Two years ago Indian author Arundhati Roy burst on the literary scene with a breathtaking first novel, "The God of Small Things." Now, 5 million copies and a Booker Prize later, she has reemerged as an activist, fighting a David-and-Goliath battle against environmentally destructive dams that have displaced 50 million of India's poorest people.
In an age of mammoth media mergers and the quest for global 'mind share,' a new breed of media organization has thankfully surfaced -- the independent, online media conglomerate. MediaChannel.org, which launched on February 3, is following the lead of its corporate competitors by creating "synergy" through partnerships with 300 media-oriented sites.
Dave Eggers, the 29-year-old author of one of this season's hottest books, "A Heartbreaking Work of Staggering Genius," thinks people do not understand the word irony. In a complex and probing interview, Eggers explains why his latest literary endeavour defies irony, why writing shouldn't be so serious, and why -- at a time when people are fed up with tear-jerking books on incest and miserable childhoods -- his memoir is being hailed as the voice of Generation X.
The Public Broadcasting Service has long been attacked for failing to give voice to non-elites and caving in to corporate interests. Now, spurred on by PBS' recent anti-feminist "gender wars" documentary series, a new coalition of women, labor, environmental and media groups is finally demanding real change from public television. Will their pressure force PBS to live up to its stated goal of "providing a voice for groups that may otherwise be unheard?"
Thanks to the ever-entrepreneurial Internet generation, a humiliation-free, high-tech remedy for Valentine's Day loneliness is now available. ECrush.com, a wildly successful new Web site, is skirting the possibility of rejection and cyber-matching single people who have crushes on each other. While some Web surfers love the ability to indulge in adolescent longing without pain, others think ECrush represents new evidence of social fear and alienation.
Did you know that sweatshops on American soil have been sewing uniforms for the U.S. military? Or that the same companies that deliver energy to your home may be supporting brutal dictators in Third World countries? Or that the Pentagon has plans to put weapons in outer space, directly violating international law? If you did, you were among the few, because these stories -- and seven others like them -- were just named the Top Ten Censored Stories of 1999.
Although Nora Ephron, the creator of the recent dramatic comedy, "Hanging Up," and such multimillion-dollar hits as "Sleepless in Seattle" and "You've Got Mail," is one of the few female wheeler-dealers in Hollywood's boy's club, her portrayals of demented career girls and women on the verge of a hissy fit make one feel that modern American womanhood has become a bad joke. Ephron is proof that women can go far in the entertainment business if they produce unchallenging, pseudo-feminist schlock.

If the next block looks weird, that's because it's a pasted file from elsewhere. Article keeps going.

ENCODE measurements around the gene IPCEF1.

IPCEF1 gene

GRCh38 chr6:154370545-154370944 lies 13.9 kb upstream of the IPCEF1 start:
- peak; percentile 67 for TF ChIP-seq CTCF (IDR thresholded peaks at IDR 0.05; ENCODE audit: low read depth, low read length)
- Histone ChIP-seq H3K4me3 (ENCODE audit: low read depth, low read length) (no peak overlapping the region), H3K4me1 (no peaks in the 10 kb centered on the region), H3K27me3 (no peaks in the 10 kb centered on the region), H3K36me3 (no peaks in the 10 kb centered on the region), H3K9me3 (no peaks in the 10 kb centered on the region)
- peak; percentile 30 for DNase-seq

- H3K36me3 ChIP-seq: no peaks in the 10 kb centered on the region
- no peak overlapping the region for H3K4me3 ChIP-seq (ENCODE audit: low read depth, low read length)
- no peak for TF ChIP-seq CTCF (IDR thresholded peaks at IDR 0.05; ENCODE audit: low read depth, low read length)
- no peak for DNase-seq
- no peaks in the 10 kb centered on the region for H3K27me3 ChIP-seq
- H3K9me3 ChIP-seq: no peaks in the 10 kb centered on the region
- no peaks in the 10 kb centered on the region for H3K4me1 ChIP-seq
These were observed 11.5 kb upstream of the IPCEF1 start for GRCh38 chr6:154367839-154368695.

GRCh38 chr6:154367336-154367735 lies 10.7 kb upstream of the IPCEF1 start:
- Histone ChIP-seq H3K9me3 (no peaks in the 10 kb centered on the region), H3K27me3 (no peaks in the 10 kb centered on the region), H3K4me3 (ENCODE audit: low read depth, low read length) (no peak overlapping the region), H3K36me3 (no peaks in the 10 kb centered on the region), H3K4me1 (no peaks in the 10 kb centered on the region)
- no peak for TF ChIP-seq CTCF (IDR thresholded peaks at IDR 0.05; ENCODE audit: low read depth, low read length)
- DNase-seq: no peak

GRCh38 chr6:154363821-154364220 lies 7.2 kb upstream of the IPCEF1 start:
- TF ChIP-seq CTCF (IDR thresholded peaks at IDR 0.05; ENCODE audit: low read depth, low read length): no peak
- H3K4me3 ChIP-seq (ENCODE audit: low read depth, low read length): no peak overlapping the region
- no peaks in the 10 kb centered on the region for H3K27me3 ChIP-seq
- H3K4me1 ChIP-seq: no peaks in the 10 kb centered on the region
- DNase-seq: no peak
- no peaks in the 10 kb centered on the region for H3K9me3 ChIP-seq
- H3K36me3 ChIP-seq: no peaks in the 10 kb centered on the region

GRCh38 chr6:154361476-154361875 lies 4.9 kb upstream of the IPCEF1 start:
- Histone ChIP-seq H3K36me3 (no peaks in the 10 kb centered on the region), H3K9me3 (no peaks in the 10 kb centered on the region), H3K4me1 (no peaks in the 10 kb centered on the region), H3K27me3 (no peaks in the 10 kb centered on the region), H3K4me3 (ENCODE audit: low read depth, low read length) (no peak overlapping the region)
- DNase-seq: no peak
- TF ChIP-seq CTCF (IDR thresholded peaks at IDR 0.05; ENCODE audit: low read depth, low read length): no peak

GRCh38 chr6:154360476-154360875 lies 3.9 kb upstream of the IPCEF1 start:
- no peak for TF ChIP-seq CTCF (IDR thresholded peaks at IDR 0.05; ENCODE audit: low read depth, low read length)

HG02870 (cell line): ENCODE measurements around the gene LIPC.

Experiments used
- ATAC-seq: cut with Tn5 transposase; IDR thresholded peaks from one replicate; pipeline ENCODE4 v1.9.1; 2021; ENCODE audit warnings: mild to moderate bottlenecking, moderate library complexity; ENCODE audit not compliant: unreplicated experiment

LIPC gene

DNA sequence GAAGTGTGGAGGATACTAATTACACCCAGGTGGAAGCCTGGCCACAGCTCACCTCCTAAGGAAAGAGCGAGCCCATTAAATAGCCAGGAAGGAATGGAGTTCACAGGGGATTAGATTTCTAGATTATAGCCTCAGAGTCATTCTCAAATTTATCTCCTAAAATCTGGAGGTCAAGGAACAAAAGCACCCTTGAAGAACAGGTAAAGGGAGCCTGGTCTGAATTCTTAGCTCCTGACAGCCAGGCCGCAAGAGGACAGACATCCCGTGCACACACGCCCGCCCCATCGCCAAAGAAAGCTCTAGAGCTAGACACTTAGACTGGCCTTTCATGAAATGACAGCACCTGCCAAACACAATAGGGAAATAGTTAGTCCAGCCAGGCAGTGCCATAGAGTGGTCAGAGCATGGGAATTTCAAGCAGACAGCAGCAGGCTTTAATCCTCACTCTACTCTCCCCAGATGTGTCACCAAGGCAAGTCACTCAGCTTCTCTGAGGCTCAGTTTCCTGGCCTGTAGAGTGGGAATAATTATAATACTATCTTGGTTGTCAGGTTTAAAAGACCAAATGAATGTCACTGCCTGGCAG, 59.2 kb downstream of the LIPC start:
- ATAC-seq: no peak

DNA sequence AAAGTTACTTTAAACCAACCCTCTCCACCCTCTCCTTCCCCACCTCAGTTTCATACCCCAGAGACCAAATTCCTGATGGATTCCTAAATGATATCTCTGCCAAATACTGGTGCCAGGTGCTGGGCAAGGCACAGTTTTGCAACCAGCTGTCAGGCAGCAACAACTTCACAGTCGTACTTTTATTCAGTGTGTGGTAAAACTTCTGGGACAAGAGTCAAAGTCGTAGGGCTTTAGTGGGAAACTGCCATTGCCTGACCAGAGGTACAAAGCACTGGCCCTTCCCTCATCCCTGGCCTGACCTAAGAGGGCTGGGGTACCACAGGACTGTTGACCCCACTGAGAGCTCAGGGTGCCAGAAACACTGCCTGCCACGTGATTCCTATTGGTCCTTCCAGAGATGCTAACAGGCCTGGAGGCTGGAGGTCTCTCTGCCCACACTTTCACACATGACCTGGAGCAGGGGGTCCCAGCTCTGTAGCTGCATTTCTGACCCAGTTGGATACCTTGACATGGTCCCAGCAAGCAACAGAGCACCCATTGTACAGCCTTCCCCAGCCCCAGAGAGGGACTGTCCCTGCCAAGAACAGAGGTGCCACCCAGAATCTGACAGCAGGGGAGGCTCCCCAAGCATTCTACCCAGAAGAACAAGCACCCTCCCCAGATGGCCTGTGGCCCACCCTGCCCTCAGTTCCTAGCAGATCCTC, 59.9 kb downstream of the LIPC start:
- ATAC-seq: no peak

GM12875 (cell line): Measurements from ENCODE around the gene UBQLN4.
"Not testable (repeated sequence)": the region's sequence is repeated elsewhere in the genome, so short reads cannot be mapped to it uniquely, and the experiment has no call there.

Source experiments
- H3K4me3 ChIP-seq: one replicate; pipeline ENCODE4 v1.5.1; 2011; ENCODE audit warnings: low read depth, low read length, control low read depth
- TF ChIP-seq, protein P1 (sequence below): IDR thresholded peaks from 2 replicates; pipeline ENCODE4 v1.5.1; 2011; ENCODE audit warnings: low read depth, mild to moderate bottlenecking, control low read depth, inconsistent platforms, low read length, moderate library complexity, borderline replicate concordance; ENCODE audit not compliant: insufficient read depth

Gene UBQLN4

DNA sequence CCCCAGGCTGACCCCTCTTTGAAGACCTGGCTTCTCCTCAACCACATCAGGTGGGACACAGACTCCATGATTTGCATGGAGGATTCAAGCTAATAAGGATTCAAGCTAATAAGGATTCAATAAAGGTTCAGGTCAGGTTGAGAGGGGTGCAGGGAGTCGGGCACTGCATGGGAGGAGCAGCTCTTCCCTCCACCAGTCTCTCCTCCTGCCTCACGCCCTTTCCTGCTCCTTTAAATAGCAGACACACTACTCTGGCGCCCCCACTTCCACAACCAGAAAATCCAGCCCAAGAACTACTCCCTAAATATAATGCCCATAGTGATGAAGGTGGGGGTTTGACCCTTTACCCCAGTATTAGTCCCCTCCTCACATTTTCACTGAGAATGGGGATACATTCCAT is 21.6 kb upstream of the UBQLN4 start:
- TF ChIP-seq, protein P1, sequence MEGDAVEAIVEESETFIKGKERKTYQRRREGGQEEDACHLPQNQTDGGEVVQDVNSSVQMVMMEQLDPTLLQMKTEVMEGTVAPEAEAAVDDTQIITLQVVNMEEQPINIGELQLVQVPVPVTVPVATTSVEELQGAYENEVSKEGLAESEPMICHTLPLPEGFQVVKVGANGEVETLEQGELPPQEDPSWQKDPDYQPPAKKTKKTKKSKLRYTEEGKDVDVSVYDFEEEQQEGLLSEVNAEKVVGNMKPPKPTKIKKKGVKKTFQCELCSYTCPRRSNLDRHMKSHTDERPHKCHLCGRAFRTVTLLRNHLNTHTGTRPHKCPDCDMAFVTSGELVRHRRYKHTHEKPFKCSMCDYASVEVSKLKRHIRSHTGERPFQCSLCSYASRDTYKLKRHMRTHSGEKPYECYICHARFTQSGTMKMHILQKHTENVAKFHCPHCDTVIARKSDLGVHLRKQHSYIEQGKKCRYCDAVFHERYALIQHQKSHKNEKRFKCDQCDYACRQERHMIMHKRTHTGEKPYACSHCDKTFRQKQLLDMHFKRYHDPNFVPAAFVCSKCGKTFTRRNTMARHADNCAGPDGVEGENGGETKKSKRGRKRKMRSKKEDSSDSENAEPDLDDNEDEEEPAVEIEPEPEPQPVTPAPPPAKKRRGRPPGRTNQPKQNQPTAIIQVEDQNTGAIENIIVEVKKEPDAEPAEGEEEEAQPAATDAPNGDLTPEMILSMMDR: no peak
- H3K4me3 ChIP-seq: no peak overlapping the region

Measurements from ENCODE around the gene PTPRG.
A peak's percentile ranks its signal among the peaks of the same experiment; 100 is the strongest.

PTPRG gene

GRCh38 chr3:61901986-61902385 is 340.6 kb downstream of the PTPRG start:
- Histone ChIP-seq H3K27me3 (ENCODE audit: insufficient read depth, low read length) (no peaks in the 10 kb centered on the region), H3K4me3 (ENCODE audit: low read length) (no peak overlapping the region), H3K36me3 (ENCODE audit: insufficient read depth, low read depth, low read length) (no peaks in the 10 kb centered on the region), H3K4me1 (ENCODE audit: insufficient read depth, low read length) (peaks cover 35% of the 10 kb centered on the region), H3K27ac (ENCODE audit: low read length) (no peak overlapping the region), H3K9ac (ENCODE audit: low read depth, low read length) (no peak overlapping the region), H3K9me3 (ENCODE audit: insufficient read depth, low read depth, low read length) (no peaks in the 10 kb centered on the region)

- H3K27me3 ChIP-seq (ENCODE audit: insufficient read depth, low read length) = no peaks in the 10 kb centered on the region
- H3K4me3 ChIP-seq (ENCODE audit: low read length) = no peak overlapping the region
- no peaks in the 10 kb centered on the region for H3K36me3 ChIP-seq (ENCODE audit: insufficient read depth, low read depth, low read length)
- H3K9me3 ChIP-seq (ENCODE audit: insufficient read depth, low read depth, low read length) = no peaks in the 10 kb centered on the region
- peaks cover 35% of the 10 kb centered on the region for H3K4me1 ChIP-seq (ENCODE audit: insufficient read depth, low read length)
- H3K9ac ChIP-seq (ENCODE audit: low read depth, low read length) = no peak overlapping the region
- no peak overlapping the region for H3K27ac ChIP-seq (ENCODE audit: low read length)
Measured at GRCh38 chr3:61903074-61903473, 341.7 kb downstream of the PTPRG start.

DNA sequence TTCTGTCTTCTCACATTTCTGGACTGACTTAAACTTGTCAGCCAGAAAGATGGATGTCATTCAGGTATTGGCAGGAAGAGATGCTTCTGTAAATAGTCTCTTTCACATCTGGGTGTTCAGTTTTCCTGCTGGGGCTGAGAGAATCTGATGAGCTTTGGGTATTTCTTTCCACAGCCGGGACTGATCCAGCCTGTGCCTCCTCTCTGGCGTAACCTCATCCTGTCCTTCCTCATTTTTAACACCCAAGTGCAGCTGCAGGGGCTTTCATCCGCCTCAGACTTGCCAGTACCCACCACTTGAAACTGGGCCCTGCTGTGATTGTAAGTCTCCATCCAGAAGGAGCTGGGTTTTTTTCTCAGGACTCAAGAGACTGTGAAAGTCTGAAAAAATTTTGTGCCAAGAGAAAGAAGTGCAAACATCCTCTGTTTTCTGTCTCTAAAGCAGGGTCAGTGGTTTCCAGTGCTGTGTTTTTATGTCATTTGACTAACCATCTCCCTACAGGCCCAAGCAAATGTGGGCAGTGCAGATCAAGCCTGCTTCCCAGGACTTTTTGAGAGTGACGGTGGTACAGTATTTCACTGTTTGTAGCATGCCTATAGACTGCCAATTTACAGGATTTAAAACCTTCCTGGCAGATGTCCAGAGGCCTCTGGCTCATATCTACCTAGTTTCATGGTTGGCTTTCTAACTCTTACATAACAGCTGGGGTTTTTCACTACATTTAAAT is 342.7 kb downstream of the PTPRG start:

A new social movement is underway, but instead of fighting with sit-ins and rallies, this new movement arms itself with organic food. At its helm is Alice Waters, founding chef of the world-reknowned Chez Panise restaurant and patron saint of the gourment food world. In her latest coup, Waters has persuaded the Berkeley public schools to adopt an "Edible Schoolyard" curriculum, in which students grow their own food and cook their own lunches. If Waters has her way, schools across the country will be following Berkeley's lead.
Jeremy Rifkin believes one day soon you will wake up and find that your entire life has become a paid-for experience. Sound frightening? It should, Rifkin explains in his latest book, "The Age of Access."
Adam Smith is smiling in his grave. His conviction that markets are self-regulating proved true earlier this month when drkoop.com, the once flush healthcare Web site founded by former U.S. Surgeon General C. Everett Koop, was deemed to have little chance of survival. It's an Internet riches to rags story par excellence -- with all its shoddy undertones, false promises and unsettling scandals -- and may signal the beginning of a major dot-com shakeout.
When America's original patent law was written in 1790, the idea was to give inventors financial incentives and protection. But today the patent laws are being manipulated by e-commerce giants like Amazon.com, who are claiming exclusive rights to unoriginal online business techniques. The resulting lawsuits could chok off innovation and creating a "cold war" in the industry. Meanwhile, the Patent and Trade Office is getting rich.